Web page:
This spring in Texas has been one of the most outstanding years ever witnessed for wildflower bloom. The size and density of the blooms were literally jaw dropping to anyone who had the privilege of seeing nature’s garden at its finest in central Texas.
What led to this dazzling display were hard freezes this winter where temperatures dipped below 20 degrees followed and accompanied by above average rainfalls which made up the drought deficits accumulated during the summer of 2009. It was the perfect combination of climatic and environmental ingredients to produce the ideal recipe for wildflowers at their finest. We especially enjoyed a tour of Washington County and Brenham area but have noted that wildflowers in metro Austin and all surrounding roads and counties have had a proliferation of wildflower bloom like never seen in the past. In addition to Bluebonnet , Indian Paintbrush, and Indian Blanket/Firewheel, complimented by Phlox, Coreopsis, India Mustard beautiful but an introduced invasive non-native), Verbena, Winecups, Primrose, and a host of other native wildflowers were at their prime. It makes you proud to be in Texas!

Although we as ornamental gardeners are concentrated on our mini-spaces and choices of native, adaptive, and seasonal plants to create a beautiful palate of garden textures, colors, and designs, we must get out of that rut and admire what nature itself provides and take home lessons from what we see. Although the variety may not be as great as in our cultivated gardens, the indiscriminate blending of color, textures, and forms created by random dispersal of seed over vast areas can be just what a gardener needs. I learned this spring that our tendency to get too formal and perfect in our gardening designs and plantings deprives us of another dimension that is awesome – mass plantings. This can be done even in limited space. Also tolerance for native wildflowers that germinate in our yards and lawns would add to the gardening experience by allowing nature to have a say in what is planted. Our yard was filled with flowering blue-eyed grass and pink primroses which I allowed to flourish and enjoy rather than mow them down or kill them with a broad leafed herbicide. Other native wildflowers that infiltrate our lawns and gardens that have merit include wild anemone, wild garlic, verbena, and wood sorrel. We certainly can tolerate their presence during spring blooming period before they go to seed for the rest of the year.

 Invasive plants in the composite family tend to be our biggest weed problem (e.g. dandelion, sow thistle). Although we don’t want a wildscape in our limited residential yard areas, we have an inner need to get away to see what nature has planted on the acreage of the countryside . Take a day off each spring to clear your mind of gardening as we know it, travel some lonely road in Texas and take in the beauty of natures garden filled with wildflowers when in season.  You might even spot a genetic variation such a yellow Indian Paintbrush, or an all white Bluebonnet – something only nature’s garden can create.



>Thinking spring? Here’s a few related thoughts for preparing for the spring garden.

1. Planning, planning, planning: Develop a garden plan for the coming season, both short, and longer term. Know what it is you want to do before digging – what goes where and why.

2. Select your plants for the coming season carefully. Research them on the internet or check with a non-commercial reliable sources for advice as to adaptability and growing features of plants that you are considering for your garden. Remember, there is the right plant for the every place depending on the micro-environment of the growing location. Impulse buying at a plant center can be wasteful.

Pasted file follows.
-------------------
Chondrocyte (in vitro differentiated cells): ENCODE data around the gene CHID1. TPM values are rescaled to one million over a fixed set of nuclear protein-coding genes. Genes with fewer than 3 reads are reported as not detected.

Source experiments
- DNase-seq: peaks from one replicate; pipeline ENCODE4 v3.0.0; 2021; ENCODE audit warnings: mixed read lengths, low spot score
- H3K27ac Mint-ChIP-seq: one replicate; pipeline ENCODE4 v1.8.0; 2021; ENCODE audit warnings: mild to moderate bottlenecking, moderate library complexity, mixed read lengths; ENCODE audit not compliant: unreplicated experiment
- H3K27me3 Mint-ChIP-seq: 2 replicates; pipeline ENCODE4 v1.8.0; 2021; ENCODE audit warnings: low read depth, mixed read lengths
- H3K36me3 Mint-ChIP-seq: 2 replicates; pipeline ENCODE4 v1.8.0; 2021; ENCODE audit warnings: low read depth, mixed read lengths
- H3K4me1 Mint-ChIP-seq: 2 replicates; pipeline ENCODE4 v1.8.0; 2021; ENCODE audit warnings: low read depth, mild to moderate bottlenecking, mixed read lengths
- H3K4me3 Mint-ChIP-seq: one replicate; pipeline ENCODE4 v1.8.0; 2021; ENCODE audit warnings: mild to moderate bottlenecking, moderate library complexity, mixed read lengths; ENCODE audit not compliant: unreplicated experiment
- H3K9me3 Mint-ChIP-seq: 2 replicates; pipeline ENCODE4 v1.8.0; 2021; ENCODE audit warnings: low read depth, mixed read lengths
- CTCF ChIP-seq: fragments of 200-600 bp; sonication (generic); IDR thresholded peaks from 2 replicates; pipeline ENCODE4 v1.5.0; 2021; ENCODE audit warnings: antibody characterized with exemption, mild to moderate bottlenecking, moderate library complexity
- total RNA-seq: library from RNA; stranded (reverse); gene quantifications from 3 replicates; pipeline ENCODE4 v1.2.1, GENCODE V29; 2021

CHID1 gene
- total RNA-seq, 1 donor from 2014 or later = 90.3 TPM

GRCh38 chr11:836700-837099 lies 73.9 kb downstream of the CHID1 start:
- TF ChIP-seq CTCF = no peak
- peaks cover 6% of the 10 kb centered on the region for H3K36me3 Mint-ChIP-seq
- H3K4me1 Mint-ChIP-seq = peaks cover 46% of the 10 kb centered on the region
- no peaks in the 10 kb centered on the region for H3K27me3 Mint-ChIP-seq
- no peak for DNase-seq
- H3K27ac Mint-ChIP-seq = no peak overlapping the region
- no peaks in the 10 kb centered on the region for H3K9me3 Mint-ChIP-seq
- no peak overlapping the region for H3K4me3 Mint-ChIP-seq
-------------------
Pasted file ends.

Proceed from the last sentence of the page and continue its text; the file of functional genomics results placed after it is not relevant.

3. Prune back any dead wood or expired vegetation to allow new growth the opportunity to take over in spring. It is usually best to wait until new growth actively occurs before pruning.

4. Cultivate bed areas to aerate and refresh them. Add new organic materials and compost to encourage microbiotic activity. The health of your soil will direcly affect your gardening success.

5. Don’t be too eager to begin planting tender plant materials as we are always subject to late freezes or wintry blasts. In central Texas, April 1st should be a safe date for planting anything tender.

6. If moving plants from indoors or low light areas where they were protected over winter, re-acclimate and re-climatize them to the higher light intensity levels in slow gradual phases.

7. Most nurseries carry fresh stock in spring through summer but phase out stock in fall and winter, so your healthiest plants will be those purchased as early as they become available. Many nursuries have difficulty taking good care of container stock.during off seasons so buying prior year stock can be risky.

8. When planting new shrubs or perennials, cut through tightly wound root balls and spread roots outward before covering with soil. This allows new feeder roots to spread and the plant to establish itself faster. The consequence of not doing that might be “girdling” or the plant strangling itself over time.

9. If you have yard maintence service, tell them not to pile mulch around tree trunks, not to prune back plants more than 1/3rd their size (esp. Crepe Myrtle), or use their string trimmers within striking distance of any plant trunk or base. These are common problems with such services.

10. Learn about the plants you grow. The more you learn, the more economical and enjoyable gardening will become. Consider taking the Master Gardener class in your county. You should learn about which plants do well in your specifc environment and climate zone and not try to “push the limit” of plant tolerances. A good place for further helpful information is “Central Texas Gardening”, at http://www.centraltexasgardening.info/